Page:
So many decks are now running sacrifice effects. This just makes sense. Players are trying to steal their stuff or just destroy all the creatures, so if you can respond by sacrificing your creature and getting some benefit, then that just makes sense. The Valkyrie thanks you for your effort, and returns your opponent's creature to life. Naturally, they are so grateful that they start working for you!
Of course, the Valkyrie can do much more, as it also brings your creatures back! Add on the 4/5 body with flying and vigilance and the Adarkar Valkyrie becomes the Swiss Army knife of angels! Vigilance means that it can attack and bring one of the other creatures you attacked with back to life to help defend on your opponents' turns. As players understand that they are going to have to kill many of your creatures repeatedly, you become a less appealing target!
Okay, let's get this out of the way: Force of Will is not in the Top 10. A Counterspell that either costs five mana or costs a life and an extra blue card is a tough sell in a game with multiple opponents. Counterspells are already a tough way to go. You have to spend a card to get rid of a single card that may not have even hurt you. Given that you generally want to wait as long as possible when dealing with an opponent's card because you hope someone else will do it for you, Counterspells are tough. Then add in losing an extra card in a game where your opponents are outdrawing you three to one, and Force of Will loses much of its luster. It is still a good card and would be in a Top 25, but not in the Top 10.
Arcane Denial makes it because of its mana cost and card draw. It works in three color decks as it only needs one blue mana. It replaces itself with another card. It also gives your opponent two cards, so often times they aren't even made that you countered their spell. So how is this different than Force where the net loss to your opponent is one card and Arcane Denial has the same net loss? Arcane Denial doesn't give the opponent the bad feels the way Force does. Your opponent is much more likely to use their net gain to attack someone other than you.
Most of you have heard of this card and don't need to be sold on its power. Paying one life is a small price to pay for a card and there is no cap on the number of cards you can draw! Necropotence can let you draw to find combo pieces, utility cards, or just fill your hand every turn. The card is simply amazing.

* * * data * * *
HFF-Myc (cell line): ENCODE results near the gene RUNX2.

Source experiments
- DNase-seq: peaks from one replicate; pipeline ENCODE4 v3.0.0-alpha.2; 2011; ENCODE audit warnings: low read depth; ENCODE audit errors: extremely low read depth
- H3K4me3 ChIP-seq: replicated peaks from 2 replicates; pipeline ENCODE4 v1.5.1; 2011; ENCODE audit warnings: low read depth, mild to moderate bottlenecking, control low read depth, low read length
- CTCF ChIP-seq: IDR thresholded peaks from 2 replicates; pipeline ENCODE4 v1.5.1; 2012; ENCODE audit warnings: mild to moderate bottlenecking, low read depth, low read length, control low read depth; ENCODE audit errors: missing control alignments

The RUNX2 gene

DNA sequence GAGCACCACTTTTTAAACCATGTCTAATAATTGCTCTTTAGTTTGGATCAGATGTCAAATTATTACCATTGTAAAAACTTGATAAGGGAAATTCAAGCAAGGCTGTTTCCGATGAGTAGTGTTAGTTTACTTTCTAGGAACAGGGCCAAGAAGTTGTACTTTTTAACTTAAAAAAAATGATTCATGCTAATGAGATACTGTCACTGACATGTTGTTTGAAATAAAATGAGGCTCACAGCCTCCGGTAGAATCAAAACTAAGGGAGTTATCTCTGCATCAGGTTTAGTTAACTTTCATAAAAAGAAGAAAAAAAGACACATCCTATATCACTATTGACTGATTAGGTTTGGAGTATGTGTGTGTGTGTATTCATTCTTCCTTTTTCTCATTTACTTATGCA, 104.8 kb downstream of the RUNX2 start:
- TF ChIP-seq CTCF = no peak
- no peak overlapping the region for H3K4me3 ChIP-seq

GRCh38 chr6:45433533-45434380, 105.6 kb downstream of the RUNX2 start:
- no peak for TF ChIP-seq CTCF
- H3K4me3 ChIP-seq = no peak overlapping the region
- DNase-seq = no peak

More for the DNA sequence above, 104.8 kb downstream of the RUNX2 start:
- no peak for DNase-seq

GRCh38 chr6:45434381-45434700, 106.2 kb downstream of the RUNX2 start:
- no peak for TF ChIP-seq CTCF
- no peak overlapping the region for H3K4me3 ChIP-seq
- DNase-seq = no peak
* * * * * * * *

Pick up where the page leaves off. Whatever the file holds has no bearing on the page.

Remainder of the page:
I don't use it.
I don't like that I lose my free draw. I don't like that I don't get to draw the cards until my end step, where the cards just sit in my hand until my next turn. While I know we start with 40 life, I have a hard time convincing myself to spend five life to draw five cards. It just feels like so much damage! I also don't like the idea that any card I discard is exiled.
Are any of these particularly good reasons not to run Necro? No.
In my metagame, I'm not sure how good this card really is. I can see it being amazing against combo decks when you can go through and take out a key part of the combo, but my group doesn't run a lot of combos. I can see it being amazing against decks that are primarily good stuff decks, because you are taking the best stuff out. But decks that are synergy based, where the cards are decent by themselves but just get better and better when considered in conjunction with each other, Jester's Cap loses out.
I've put it this high on the list because for many of you it makes sense to run it. For others, not so much. Consider your meta before deciding whether to use this card or not.
This fellow offers everything you could want. At four mana, the Lord is a reasonably costed commander that you could cast again and again. He has a 10/4 body, which means that with even just a little help, you can take out an opponent in three swings.
The fun part comes with the "downsides" of the card. Paying 2 life is practically nothing. Sacrificing two creatures is something Jund colors tend to want to do. Giving an opponent two cards is the tricky one, but with three opponents you can give it to the player it will help the least, or to the player you are working with to take out someone else. I have always treated it as a political tool and it rarely causes an issue for me. Or you could just hope for Torpor Orb.
Phelddagrif (an anagram for Garfield, PhD), was the first group hug commander. You can Donate cards, life, or Hippo Tokens. Saving an opponent from death or giving the player with Beastmaster Ascension several Hippo Tokens to attack another player was always fun. On top of that, your commander was a 4/4 flying hippo with trample that was really hard to kill since you could easily put it back in your hand.
Since the original group hug version, I've seen others that can punish an opponent for having creatures on the battlefield or gaining life, so Group Bear Hug decks are also an option!
Zur has been a scourge on Commander since he came into regular use and it only gets worse. Commanders that allow you to tutor for cards and put them into play are generally too strong for most metas, and Zur is amongst the strongest of them all. Even a cursory search can show just how powerful his ability is. I've tried to build low-powered versions of him and even those can get out of control.
Build with him if you must, but once you realize you are tutoring for the same cards again and again, understand the brokenness and move on.